On May 5, NetSpend Corp. announced that ithas signed a deal with Black Entertainment Television, LLC (BET) tomarket prepaid cards to the African-American community. In aconference call, NetSpend said that the goal was not to competedirectly with UniRush LLC’s RushCard, and that there were plenty ofunbanked customers to go around, but this doesn’t ring true.
Until recently, the major prepaid card providers seemed to occupyadjacent markets. NetSpend had a focus on distribution throughcheck cashers, while Green Dot focused on retail stores like CVSdrugstores. Mango focused on the Hispanic market and offeredwalk-in storefronts. RushCard focused on the Black community usingonline distribution. While AccountNow focused on the generalunbanked consumer, also using online distribution. Finally nFinanSetried to reach consumers through convenience and discountstores.
Now, it appears as though the prepaid card companies will beasking one another “is this a private donnybrook, or can anyonejoin in?” It is not just the NetSpend announcement that signalsthis. The entrance of players like Western Union, BlackhawkNetworks, InComm, and banks show that more and more providers willbe joining the fray.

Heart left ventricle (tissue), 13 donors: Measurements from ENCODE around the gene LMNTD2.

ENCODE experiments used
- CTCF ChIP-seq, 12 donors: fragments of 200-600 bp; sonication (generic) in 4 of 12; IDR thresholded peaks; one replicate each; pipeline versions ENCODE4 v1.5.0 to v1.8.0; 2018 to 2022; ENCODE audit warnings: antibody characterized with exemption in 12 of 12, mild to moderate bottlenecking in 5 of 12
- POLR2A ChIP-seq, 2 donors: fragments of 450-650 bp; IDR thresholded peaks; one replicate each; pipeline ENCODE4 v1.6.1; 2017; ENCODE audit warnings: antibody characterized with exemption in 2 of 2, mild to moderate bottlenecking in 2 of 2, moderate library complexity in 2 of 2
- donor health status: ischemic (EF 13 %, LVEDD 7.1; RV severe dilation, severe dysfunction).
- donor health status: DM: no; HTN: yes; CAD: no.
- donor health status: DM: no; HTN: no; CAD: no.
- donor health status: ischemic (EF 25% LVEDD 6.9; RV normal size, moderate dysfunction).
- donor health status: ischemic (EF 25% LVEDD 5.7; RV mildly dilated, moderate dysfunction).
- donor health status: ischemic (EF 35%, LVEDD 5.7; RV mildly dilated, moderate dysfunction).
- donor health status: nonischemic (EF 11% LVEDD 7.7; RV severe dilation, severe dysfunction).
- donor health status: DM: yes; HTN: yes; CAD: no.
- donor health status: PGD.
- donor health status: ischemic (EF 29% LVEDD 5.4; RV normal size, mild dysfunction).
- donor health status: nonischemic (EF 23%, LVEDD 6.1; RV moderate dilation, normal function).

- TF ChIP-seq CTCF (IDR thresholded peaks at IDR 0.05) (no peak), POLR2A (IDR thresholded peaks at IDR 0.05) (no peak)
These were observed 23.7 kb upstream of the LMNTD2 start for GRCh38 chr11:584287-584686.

In the conference call, Dan Henry, NetSpend’s CEO, said that thereal issue for prepaid cards was not competition with other cards,but the need to build awareness. With companies like UniVisionoffering cards, and banks and others increasing their interestbecause of the changes in debit interchange, it won’t be longbefore awareness is much higher. It is likely more companies willbe positioning themselves to take advantage of clear market nichesby finding partners such as BET. The prepaid competition isstarting to heat up.